How to Take Natural Candid Portraits

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  By Jonathan Ma
How to Take Natural Candid Portraits

Learning how to take great natural-looking candid portraits is important for all portrait photographers. Instead of only having posted photos, a good photographer will balance their photography sessions with both posed and candid shots. Candid portraits are also a great way to help the subject relax and not have to stare at the camera the whole time. In this article, we will discuss some of the ways that a photographer can learn to take candid portraits. We’ll also discuss in detail the benefits of being able to photograph subjects naturally instead of always posing your subject.

Street Photography

Street photography

is an art subculture of its own. Professional street photographers are able to capture seemingly normal, everyday subjects going about their routine and tell a story from the photo. Therefore, if you want to learn how to take natural candid photos then street photography is where you need to begin. Bring along your camera the next time you head into town. Take a few minutes to walk around the block and explore the community a little bit. Depending on the location and local culture, it may be wise to ask first before you photograph a stranger on the street. If so, ask politely if you could take a photo of them for a photography collection. Most of the time, they will be flattered and accept your request. Note that you should tell them to continue doing what they are doing if you want to take a candid photo. Just have them pretend that you are not there. Building experience taking candid photos is the first step in learning how to take more natural-looking candid photos.

Photo Walks With Friends

If you are not comfortable photographing strangers on the street, there is another option that may appeal to you. Instead of asking random strangers if you can photograph them, why not bring along a few friends the next time you head into town? Let them know that you are looking to practice candid photography and will be snapping photos here and there as the group explores the town. As you walk, stay behind the subjects a distance in order to let the subjects interact with each other and their surroundings. You should only give them general instructions, such as how far away to stand, which way to face, or whether to stop moving or continue walking. If you give them too many specific instructions, then the photo will begin to look posed.

Local Markets

Yet another option for street photography is to just go for it. Head into the local (farmers’) market and start photographing candid shots. Local (farmers’) markets are great because they are usually packed and full of human interaction. These spontaneous interactions and the excitement of buying and selling is great for street photography. As you look for scenes to photograph, think of how you can include background context in your portraits. For example, in the portrait above, we see a man who has something in his hand that is shopping for vegetables. It looks like something may have caught his eye. Pictures like these tell a story. In a situation like this, a long telephoto lens is very helpful. Long telephoto lenses allow the photographer to sit back away from the crowd and businesses but yet still be able to capture the action. They allow you to stay out of the way of shoppers and shop clerks.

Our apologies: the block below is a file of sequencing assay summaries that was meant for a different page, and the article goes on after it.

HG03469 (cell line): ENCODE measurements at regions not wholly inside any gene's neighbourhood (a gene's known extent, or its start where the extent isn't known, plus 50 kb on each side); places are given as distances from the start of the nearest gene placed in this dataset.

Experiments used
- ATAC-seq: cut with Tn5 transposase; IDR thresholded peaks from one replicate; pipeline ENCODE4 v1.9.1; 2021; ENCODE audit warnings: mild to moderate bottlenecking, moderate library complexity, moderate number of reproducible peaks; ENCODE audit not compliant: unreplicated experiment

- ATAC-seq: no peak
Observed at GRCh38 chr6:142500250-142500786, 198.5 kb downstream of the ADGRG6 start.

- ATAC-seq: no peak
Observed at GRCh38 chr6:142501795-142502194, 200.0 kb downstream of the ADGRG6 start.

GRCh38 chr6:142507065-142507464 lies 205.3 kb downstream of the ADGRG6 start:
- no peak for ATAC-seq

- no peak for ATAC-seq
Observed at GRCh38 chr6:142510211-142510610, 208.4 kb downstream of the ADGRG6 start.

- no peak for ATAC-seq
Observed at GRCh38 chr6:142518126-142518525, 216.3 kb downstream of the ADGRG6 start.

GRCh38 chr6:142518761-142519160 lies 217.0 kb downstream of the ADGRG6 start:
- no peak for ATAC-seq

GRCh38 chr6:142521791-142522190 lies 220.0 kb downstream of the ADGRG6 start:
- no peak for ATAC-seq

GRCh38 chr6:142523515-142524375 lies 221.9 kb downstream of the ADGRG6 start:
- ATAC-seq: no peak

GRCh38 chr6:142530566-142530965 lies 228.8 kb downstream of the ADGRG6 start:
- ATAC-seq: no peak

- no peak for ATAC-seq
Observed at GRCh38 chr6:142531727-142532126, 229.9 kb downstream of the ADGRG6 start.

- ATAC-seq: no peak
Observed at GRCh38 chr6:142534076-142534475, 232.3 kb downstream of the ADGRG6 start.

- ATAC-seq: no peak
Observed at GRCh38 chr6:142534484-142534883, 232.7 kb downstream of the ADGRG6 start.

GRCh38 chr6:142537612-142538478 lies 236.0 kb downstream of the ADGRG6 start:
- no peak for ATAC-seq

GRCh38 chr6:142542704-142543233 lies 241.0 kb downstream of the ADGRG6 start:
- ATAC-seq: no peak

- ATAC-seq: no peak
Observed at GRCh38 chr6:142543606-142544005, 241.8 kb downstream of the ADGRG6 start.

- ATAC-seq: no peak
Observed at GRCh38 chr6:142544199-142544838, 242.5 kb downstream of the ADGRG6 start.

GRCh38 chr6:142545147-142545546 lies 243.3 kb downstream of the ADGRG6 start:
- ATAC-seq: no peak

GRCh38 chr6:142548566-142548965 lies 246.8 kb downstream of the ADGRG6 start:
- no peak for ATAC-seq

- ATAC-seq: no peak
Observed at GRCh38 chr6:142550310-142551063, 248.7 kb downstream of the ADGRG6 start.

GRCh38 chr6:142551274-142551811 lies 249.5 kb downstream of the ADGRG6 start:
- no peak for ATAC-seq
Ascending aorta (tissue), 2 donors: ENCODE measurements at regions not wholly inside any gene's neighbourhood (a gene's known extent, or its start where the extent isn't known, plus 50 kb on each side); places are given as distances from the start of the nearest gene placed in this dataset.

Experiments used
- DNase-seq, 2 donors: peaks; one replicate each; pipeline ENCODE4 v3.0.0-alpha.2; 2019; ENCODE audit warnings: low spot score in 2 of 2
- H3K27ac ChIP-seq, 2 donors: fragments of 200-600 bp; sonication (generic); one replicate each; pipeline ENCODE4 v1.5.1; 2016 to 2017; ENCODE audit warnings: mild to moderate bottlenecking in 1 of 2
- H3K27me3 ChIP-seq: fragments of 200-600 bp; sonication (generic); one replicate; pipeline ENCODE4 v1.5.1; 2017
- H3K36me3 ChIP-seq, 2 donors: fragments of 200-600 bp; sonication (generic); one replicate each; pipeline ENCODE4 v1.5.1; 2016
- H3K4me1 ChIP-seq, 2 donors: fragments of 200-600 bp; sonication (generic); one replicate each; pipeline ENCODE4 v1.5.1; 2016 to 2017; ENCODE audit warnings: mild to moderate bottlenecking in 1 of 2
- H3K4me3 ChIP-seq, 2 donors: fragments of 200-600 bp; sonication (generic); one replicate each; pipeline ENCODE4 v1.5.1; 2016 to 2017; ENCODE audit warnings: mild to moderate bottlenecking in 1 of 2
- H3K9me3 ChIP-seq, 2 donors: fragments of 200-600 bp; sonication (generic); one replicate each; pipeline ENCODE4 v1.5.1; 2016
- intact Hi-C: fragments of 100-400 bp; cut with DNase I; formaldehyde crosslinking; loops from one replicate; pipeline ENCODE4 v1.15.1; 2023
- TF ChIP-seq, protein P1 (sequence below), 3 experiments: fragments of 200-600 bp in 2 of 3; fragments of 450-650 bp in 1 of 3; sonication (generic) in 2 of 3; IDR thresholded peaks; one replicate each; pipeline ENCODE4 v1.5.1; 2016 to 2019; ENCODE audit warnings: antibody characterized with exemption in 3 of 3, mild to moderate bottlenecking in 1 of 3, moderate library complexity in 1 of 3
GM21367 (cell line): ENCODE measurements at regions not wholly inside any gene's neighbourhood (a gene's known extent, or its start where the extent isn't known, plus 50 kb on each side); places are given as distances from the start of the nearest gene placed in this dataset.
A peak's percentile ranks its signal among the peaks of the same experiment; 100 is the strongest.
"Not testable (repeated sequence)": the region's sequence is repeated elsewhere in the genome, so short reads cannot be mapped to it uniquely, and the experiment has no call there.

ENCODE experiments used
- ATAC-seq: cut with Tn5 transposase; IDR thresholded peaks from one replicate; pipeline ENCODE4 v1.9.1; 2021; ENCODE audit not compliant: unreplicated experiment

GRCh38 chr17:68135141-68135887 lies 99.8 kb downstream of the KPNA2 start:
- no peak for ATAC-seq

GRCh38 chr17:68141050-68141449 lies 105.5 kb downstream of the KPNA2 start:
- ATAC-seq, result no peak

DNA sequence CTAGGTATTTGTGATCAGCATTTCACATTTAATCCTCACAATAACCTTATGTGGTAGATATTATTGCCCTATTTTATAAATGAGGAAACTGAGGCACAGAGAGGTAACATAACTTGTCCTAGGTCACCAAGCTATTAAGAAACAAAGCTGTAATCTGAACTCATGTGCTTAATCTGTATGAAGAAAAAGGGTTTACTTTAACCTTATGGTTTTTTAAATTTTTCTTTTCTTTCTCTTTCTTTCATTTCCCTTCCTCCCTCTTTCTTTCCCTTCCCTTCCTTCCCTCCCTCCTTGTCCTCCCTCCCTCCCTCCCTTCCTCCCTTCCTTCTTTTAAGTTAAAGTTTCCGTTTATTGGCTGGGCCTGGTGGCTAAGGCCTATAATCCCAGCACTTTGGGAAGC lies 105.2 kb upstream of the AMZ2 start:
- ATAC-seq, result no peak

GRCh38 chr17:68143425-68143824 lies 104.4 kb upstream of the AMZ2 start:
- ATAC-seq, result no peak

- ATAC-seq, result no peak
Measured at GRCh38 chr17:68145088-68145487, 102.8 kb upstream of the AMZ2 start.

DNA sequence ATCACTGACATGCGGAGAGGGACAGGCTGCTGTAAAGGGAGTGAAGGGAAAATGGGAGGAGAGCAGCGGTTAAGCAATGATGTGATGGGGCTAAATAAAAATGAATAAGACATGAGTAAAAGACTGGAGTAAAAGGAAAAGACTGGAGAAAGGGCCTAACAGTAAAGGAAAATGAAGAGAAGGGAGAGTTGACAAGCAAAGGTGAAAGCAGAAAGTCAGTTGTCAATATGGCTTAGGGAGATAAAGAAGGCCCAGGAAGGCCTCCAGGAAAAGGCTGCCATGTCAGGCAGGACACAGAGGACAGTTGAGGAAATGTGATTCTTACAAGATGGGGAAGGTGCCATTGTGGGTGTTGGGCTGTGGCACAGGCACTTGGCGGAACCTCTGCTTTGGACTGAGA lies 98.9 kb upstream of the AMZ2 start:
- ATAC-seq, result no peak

Black and White

One final tip for photographing candid shots is to be patient! Because you want the subject to act natural, sometimes the best way to do that is to just wait until the perfect shot opportunity comes up. Of course, on some photography sessions, the time is limited so you have to give the subject some ideas of what to do or how to pose to look natural. But if time is not an issue, then it can be better to wait it out. The best candid shots are the ones that have deep meaning. Black and white photography is great when combined with candid portraits. The reason for this is that the black and white will eliminate a lot of distractions in the scene caused by all the colors. This results in a photo that has a much stronger mood. And in candid portraits, the whole idea is to create a connection between a subject and what or who they are interacting with.

Happy shooting!


Rating: 5.00 based on 3 Ratings
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Jonathan Ma

Jonathan Ma is a freelance writer and professional photographer. He grew up in the beautiful Pacific Northwest of the United States. The natural beauty that surrounds this area has helped him to learn to appreciate art and photography. Jonathan's favorite styles of photography are nature and sports photography. He enjoys learning and teaching others what he knows.

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